Two states voted Tuesday to add anti-abortion language to their constitutions in what some opponents say is preparation for a potential overturn of Roe v. Wade by the U.S. Supreme Court.
Voters in Alabama and West Virginia approved state ballot measures that addressed the question of abortion and sought to ban public Medicaid funding of the procedure. Both measures stated that their state’s constitution did not protect a woman’s right to an abortion and that their state would not provide funding for the procedure, except in the case of rape, incest and medical emergency, as is required by federal law.
“It basically paves the way to ban abortion in all instances,” Shante Wolfe-Sisson, the campaign manager for Alabama for Healthy Families, a group that opposed the initiative, said in an interview with CBS News on Wednesday. “In practice, it will sit in the Alabama constitution as a standing a law so in the event that that Roe v. Wade is overturned, it will automatically become law.”
In Alabama, voters agreed to amend the state constitution to include that its policy was to protect “the sanctity of unborn life and the rights of unborn children, including the right to life” and its official stance on abortion was to “ensure the protection of the rights of the unborn child in all manners and measures lawful and appropriate.” Wolfe-Sisson says these changes would effectively outlaw pregnancy-ending procedures in the event that Roe v. Wade gets overturned. Alabama State Representative Mike Fridy, who sponsored the amendment, did not immediately return a call and email seeking comment.
In 1973, the Supreme Court ruling on Roe v. Wade prohibited states from banning abortion prior to fetus viability, securing a woman’s right to access the procedure throughout the U.S. In recent years, a number of states have enacted measures such as waiting periods and restrictions on clinics that effectively reduce access to abortion without explicitly outlawing it.
However, with a Republican White House and increasingly conservative Supreme Court, some believe that the days of Roe v. Wade may be numbered. During a 2016 presidential debate, then-candidate Donald Trump said he foresaw the ruling being overturned if he were elected because he planned to appoint pro-life judges. He stressed the issue again in a speech before the 2018 midterm elections.
So far, the Supreme Court has not agreed to hear a direct challenge to Roe. But if it eventually does so, and if a majority of the justices vote to overturn that precedent, it would be up to individual states to determine whether to restrict or outlaw abortion within their borders. Measures like the ones seen in Alabama and West Virginia are essentially preemptive, said Wolfe-Sisson; in the event that Roe v. Wade is dismantled, abortion will automatically become in illegal in Alabama.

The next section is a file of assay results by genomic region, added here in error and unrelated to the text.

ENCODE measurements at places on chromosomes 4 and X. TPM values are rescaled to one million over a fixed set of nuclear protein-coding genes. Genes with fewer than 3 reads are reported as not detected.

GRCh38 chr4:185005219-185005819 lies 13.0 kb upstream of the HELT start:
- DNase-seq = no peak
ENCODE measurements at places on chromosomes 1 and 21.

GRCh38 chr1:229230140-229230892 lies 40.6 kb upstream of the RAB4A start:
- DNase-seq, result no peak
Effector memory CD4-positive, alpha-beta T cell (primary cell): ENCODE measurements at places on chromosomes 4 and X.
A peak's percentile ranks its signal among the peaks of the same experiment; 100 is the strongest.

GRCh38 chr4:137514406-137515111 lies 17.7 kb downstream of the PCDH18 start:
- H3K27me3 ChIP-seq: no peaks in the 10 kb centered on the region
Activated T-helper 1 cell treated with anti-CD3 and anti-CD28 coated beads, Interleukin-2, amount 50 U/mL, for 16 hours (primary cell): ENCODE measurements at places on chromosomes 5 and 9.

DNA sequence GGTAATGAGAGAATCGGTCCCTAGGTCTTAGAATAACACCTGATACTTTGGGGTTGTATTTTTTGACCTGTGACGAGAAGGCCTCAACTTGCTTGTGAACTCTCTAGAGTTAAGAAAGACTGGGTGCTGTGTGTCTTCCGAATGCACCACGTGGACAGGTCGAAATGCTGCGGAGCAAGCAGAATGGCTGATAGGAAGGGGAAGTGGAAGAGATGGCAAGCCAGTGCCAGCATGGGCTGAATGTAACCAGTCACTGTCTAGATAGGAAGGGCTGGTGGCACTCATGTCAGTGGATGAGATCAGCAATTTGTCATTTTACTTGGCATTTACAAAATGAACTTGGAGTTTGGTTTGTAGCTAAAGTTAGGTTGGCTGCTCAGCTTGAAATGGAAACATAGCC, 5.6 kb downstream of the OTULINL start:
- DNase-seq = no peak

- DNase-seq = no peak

West Virginians voted for language that said the state constitution does not “secure or protect” a woman’s right to abortion. The state ballot measure also outlawed the use of Medicaid dollars to pay for abortion except in the case of rape, incest and life endangerment, said Patricia Puertas Rucker, a Republican state senator in West Virginia and lead sponsor of the amendment.
“I believe that that’s something that people who have conscious objection shouldn’t have to pay for,” Rucker told CBS News. Medicaid is jointly funded by states and the federal government. Federal law doesn’t allow states to bar Medicaid funding for abortions in cases of rape, incest or if the mother’s life is in danger.
In a written statement, Dawn Laguens, the executive vice president of the Planned Parenthood Action Fund, called the latest state efforts an “unprecedented effort to insert politics into health care.”
West Virginia currently has laws on the books criminalizing abortion, attaching a penalty of three to 10 years of jail time for either performing or receiving the procedure. However, the laws are not in effect because both federal and state courts have found the state code to be unconstitutional.
Meanwhile in Oregon, voters on Tuesday went the other direction, rejecting a proposal that would have cut state insurance funding for low-income women seeking abortions.
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